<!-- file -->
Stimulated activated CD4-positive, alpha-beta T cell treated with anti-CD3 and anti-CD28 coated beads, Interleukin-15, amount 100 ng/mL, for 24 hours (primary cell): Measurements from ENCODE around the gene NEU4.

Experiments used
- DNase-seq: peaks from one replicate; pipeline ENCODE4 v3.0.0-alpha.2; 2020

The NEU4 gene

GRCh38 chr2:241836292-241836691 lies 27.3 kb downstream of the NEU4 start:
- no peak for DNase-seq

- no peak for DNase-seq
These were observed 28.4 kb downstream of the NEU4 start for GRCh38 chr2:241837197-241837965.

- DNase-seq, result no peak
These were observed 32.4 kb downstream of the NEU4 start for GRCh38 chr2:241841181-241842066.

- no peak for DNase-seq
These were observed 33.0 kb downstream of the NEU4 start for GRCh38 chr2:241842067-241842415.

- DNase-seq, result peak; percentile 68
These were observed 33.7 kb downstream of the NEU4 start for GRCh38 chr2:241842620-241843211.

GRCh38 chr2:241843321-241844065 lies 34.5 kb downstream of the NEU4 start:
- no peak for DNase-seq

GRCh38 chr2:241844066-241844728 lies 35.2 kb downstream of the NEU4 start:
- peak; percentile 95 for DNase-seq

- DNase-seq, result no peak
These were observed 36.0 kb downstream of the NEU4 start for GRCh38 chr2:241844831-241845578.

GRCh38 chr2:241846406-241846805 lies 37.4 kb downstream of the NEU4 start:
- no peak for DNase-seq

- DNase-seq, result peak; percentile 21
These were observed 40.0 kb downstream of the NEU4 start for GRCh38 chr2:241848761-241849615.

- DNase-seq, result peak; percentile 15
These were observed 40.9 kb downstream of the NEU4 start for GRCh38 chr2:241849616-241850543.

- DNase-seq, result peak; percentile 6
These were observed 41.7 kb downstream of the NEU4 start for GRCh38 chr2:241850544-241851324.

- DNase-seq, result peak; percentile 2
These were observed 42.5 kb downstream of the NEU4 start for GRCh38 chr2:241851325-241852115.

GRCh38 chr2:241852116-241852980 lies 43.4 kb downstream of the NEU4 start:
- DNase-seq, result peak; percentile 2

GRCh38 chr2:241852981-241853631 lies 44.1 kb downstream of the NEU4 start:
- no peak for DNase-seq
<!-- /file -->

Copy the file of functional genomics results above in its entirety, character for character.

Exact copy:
Stimulated activated CD4-positive, alpha-beta T cell treated with anti-CD3 and anti-CD28 coated beads, Interleukin-15, amount 100 ng/mL, for 24 hours (primary cell): Measurements from ENCODE around the gene NEU4.

Experiments used
- DNase-seq: peaks from one replicate; pipeline ENCODE4 v3.0.0-alpha.2; 2020

The NEU4 gene

GRCh38 chr2:241836292-241836691 lies 27.3 kb downstream of the NEU4 start:
- no peak for DNase-seq

- no peak for DNase-seq
These were observed 28.4 kb downstream of the NEU4 start for GRCh38 chr2:241837197-241837965.

- DNase-seq, result no peak
These were observed 32.4 kb downstream of the NEU4 start for GRCh38 chr2:241841181-241842066.

- no peak for DNase-seq
These were observed 33.0 kb downstream of the NEU4 start for GRCh38 chr2:241842067-241842415.

- DNase-seq, result peak; percentile 68
These were observed 33.7 kb downstream of the NEU4 start for GRCh38 chr2:241842620-241843211.

GRCh38 chr2:241843321-241844065 lies 34.5 kb downstream of the NEU4 start:
- no peak for DNase-seq

GRCh38 chr2:241844066-241844728 lies 35.2 kb downstream of the NEU4 start:
- peak; percentile 95 for DNase-seq

- DNase-seq, result no peak
These were observed 36.0 kb downstream of the NEU4 start for GRCh38 chr2:241844831-241845578.

GRCh38 chr2:241846406-241846805 lies 37.4 kb downstream of the NEU4 start:
- no peak for DNase-seq

- DNase-seq, result peak; percentile 21
These were observed 40.0 kb downstream of the NEU4 start for GRCh38 chr2:241848761-241849615.

- DNase-seq, result peak; percentile 15
These were observed 40.9 kb downstream of the NEU4 start for GRCh38 chr2:241849616-241850543.

- DNase-seq, result peak; percentile 6
These were observed 41.7 kb downstream of the NEU4 start for GRCh38 chr2:241850544-241851324.

- DNase-seq, result peak; percentile 2
These were observed 42.5 kb downstream of the NEU4 start for GRCh38 chr2:241851325-241852115.

GRCh38 chr2:241852116-241852980 lies 43.4 kb downstream of the NEU4 start:
- DNase-seq, result peak; percentile 2

GRCh38 chr2:241852981-241853631 lies 44.1 kb downstream of the NEU4 start:
- no peak for DNase-seq